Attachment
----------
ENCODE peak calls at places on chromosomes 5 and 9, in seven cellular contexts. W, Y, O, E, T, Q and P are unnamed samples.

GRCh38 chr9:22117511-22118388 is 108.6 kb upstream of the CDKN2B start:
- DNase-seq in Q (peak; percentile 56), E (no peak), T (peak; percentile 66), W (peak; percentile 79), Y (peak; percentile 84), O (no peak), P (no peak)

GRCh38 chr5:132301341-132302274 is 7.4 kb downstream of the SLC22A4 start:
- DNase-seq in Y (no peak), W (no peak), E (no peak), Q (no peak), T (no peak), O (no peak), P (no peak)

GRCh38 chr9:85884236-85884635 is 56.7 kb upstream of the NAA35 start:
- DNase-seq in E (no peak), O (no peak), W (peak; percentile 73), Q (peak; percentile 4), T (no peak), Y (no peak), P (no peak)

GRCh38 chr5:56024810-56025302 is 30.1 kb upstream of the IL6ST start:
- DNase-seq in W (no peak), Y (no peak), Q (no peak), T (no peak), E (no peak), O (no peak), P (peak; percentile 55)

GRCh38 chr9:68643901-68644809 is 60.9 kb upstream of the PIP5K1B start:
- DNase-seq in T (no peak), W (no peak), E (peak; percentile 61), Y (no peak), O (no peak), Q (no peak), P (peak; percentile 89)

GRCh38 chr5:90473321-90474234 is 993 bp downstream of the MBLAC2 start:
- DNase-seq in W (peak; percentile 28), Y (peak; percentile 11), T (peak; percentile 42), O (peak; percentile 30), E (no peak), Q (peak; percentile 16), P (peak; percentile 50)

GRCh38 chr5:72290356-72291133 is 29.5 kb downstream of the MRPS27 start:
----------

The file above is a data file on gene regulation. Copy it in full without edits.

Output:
ENCODE peak calls at places on chromosomes 5 and 9, in seven cellular contexts. W, Y, O, E, T, Q and P are unnamed samples.

GRCh38 chr9:22117511-22118388 is 108.6 kb upstream of the CDKN2B start:
- DNase-seq in Q (peak; percentile 56), E (no peak), T (peak; percentile 66), W (peak; percentile 79), Y (peak; percentile 84), O (no peak), P (no peak)

GRCh38 chr5:132301341-132302274 is 7.4 kb downstream of the SLC22A4 start:
- DNase-seq in Y (no peak), W (no peak), E (no peak), Q (no peak), T (no peak), O (no peak), P (no peak)

GRCh38 chr9:85884236-85884635 is 56.7 kb upstream of the NAA35 start:
- DNase-seq in E (no peak), O (no peak), W (peak; percentile 73), Q (peak; percentile 4), T (no peak), Y (no peak), P (no peak)

GRCh38 chr5:56024810-56025302 is 30.1 kb upstream of the IL6ST start:
- DNase-seq in W (no peak), Y (no peak), Q (no peak), T (no peak), E (no peak), O (no peak), P (peak; percentile 55)

GRCh38 chr9:68643901-68644809 is 60.9 kb upstream of the PIP5K1B start:
- DNase-seq in T (no peak), W (no peak), E (peak; percentile 61), Y (no peak), O (no peak), Q (no peak), P (peak; percentile 89)

GRCh38 chr5:90473321-90474234 is 993 bp downstream of the MBLAC2 start:
- DNase-seq in W (peak; percentile 28), Y (peak; percentile 11), T (peak; percentile 42), O (peak; percentile 30), E (no peak), Q (peak; percentile 16), P (peak; percentile 50)

GRCh38 chr5:72290356-72291133 is 29.5 kb downstream of the MRPS27 start: